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The Imperial State Crown, Sceptre, and wreath of symbolic flowers adorn the coffin of Her Late Majesty Queen Elizabeth II on the gun carriage for the funeral procession, Sept. 19, 2022. / Credit: Kelly Chow/Shutterstock
Arundel Castle in Sussex has been the seat of the Duke of Norfolk’s ancestors for 850 years. / Miles Sabin from Brighton, UK, CC BY-SA 2.0, via Wikimedia Commons
London, England, May 4, 2023 / 09:00 am (CNA).
The Earl Marshal of England is little known and rarely seen, but he oversees the world’s biggest spectacles. Queen Elizabeth’s funeral last year is reported to have attracted more than 4 billion viewers, making it perhaps the most-watched event in history. This was the finest moment for the current Earl Marshall, Edward Fitzalan-Howard, more formally known as His Grace the Most Noble Duke of Norfolk.
The 18th Duke spent 20 years planning the late queen’s funeral but has had far less time to arrange the coronation of the United Kingdom’s new monarch, King Charles III, which will take place Saturday, May 6. Despite making the news for dangerous driving and his recent divorce and remarriage, Fitzalan-Howard will try to be as inconspicuous as possible at the coronation, just as he was at the queen’s recent funeral, which will be difficult for a man wearing the most extravagant uniform outside the military or the Church of England.
Since 1484 the Earl Marshal has supervised royal events through the College of Arms with assistance from quaintly named characters such as Garter King of Arms and Rouge Dragon Pursuivant. The payment these heralds receive is appropriately medieval.
Although it is often stated that the Dukes of Norfolk have held this position since 1672, the first Earl Marshal of the Howard family was John, 1st Duke of Norfolk, in 1483. A few other families have also had a turn, especially during the tumultuous Tudor era. The most peculiar choice was Henry VIII, made Earl Marshal by his father at the age of 3.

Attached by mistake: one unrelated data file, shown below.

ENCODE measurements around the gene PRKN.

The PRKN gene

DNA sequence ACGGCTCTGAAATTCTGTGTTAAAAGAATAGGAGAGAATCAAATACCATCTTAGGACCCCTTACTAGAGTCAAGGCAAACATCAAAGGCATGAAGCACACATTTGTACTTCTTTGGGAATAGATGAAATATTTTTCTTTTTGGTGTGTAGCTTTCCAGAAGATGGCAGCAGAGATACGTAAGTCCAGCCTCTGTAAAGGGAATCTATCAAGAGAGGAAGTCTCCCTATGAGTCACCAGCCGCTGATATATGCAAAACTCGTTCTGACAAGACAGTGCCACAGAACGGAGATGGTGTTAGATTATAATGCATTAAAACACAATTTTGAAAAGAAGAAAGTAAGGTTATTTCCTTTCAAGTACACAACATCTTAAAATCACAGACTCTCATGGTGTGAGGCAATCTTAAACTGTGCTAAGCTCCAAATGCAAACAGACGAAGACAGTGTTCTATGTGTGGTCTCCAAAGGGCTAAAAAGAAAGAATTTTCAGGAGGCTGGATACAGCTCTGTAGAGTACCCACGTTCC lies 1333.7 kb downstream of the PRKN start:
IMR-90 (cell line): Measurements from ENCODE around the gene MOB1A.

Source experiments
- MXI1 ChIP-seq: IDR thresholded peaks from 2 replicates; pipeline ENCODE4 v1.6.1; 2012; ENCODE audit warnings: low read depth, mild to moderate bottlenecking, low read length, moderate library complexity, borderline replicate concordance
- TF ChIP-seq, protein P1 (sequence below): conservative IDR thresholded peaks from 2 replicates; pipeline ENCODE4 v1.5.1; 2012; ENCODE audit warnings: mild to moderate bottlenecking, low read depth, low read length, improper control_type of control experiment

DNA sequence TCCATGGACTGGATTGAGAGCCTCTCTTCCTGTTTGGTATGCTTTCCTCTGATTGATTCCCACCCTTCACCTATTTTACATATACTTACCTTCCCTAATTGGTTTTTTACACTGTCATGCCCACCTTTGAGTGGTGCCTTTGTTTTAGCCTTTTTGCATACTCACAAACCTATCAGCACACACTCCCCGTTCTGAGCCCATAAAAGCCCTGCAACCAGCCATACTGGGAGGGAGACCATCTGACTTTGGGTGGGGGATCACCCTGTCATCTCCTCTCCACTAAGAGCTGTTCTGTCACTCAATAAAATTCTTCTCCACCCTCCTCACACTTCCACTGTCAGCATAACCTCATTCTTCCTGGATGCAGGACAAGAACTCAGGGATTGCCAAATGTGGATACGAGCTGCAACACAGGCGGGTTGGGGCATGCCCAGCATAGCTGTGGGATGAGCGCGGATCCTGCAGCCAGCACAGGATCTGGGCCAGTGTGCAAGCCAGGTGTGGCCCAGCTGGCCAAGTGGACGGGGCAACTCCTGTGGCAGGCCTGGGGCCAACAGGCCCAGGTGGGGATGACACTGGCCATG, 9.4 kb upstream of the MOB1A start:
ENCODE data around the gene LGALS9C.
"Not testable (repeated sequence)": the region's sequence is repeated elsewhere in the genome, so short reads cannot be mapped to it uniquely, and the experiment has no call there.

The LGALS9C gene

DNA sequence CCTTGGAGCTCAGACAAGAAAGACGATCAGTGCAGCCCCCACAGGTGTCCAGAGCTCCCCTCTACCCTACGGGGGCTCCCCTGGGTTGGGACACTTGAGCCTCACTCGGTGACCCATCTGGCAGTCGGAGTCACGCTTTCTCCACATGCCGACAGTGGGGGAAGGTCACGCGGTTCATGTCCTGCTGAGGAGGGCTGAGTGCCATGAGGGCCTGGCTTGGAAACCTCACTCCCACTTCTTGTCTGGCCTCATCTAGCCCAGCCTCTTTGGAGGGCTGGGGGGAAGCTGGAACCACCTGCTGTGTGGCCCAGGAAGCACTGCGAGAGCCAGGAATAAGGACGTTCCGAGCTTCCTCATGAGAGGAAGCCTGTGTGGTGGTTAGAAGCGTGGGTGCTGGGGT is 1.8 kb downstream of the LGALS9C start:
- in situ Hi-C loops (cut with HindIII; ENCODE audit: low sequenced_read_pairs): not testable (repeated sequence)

It’s not surprising that there is confusion bordering on bewilderment about this post. The Howard family has held different titles going back more than seven centuries. On occasion these have been stripped from them — most notably during the reign of Elizabeth I. The unrelentingly Catholic head of the family had his dukedom removed, along with all his income. It would have been little consolation at the time, but Philip Howard was eventually made a saint, canonized by Pope Paul VI in 1970.
Philip Howard, who should have been the 5th Duke of Norfolk, died at the Tower of London in 1595, accused of being a Catholic and a Jesuit conspirator. Philip’s father, Thomas Howard, 4th Duke of Norfolk, was beheaded at the same location despite denying being a Catholic before the axe came down. Similar fates befell the 4th Duke’s father and grandfather. It became a tradition among the Howards to suffer for being Catholic.
The Howard family tells us much about British history, especially Catholic history. The Dukes of Norfolk have had demotions — promotions have been difficult as they have been at the top for so long anyway. Some aspired to be kings, while others have been successful statesmen, generals, poets, and cardinals. One was committed to an Italian insane asylum. Most clung to their Catholicism, while a few did not. Others merely talked about converting. Duke Henry, appointed by Charles II when the monarchy was restored after Cromwell’s republic, told the diarist John Evelyn that he “will go to Church and become Protestant” but couldn’t bring himself to do so. His son did instead.
It is the Howards’ abilities and persistence that helped rehabilitate Catholics as acceptable members of British society.
One small step was a concession the 12th Duke obtained in 1824, when he was no longer required to deny Transubstantiation — a vital element of Catholic belief. After that date, they could perform their duties as Earl Marshal without needing a deputy to stand in for them. Previously, Catholic dukes had to step aside at the last minute in case the Protestant public gaze should be upon them.
Some confusion remains to this day. The Dukes of Norfolk’s ancestral home is in Sussex, far from Norfolk. For 850 years they have owned the magnificent Arundel Castle, recently robbed for relics of Mary Queen of Scots. They also own 16,000 prime acres of Sussex. In contrast, the Duke and Duchess of Sussex (better known as Prince Harry and Meghan Markle) own no land in that valuable county. Nor are they playing much of a part in the coronation. The Sussexes of Montecito do have a superior title though.
Part of the secret of the Dukes of Norfolk’s longevity has been keeping up with the times. When the present Duke was charged in court, he told the magistrate that he drives an elderly BMW because he likes “being simple and unpompous.” This is very different from the 16th Duke, who organized Queen Elizabeth’s coronation. When he led the England cricket team to Australia, he famously said: “Gentlemen, I wish this to be an entirely informal tour. You will merely address me as ‘Sir.’”
As is so often the case, the present 18th Duke of Norfolk is not a direct descendant of the 16th Duke. Descent in this family has often been confusing because of an absence of male heirs. If Norfolk had been in Scotland, things would have been different and a woman could have been the key organizer of King Charles III’s coronation. Since the Duke of Norfolk is not allowed to be a woman, there will probably never be a “Countess Marshal.”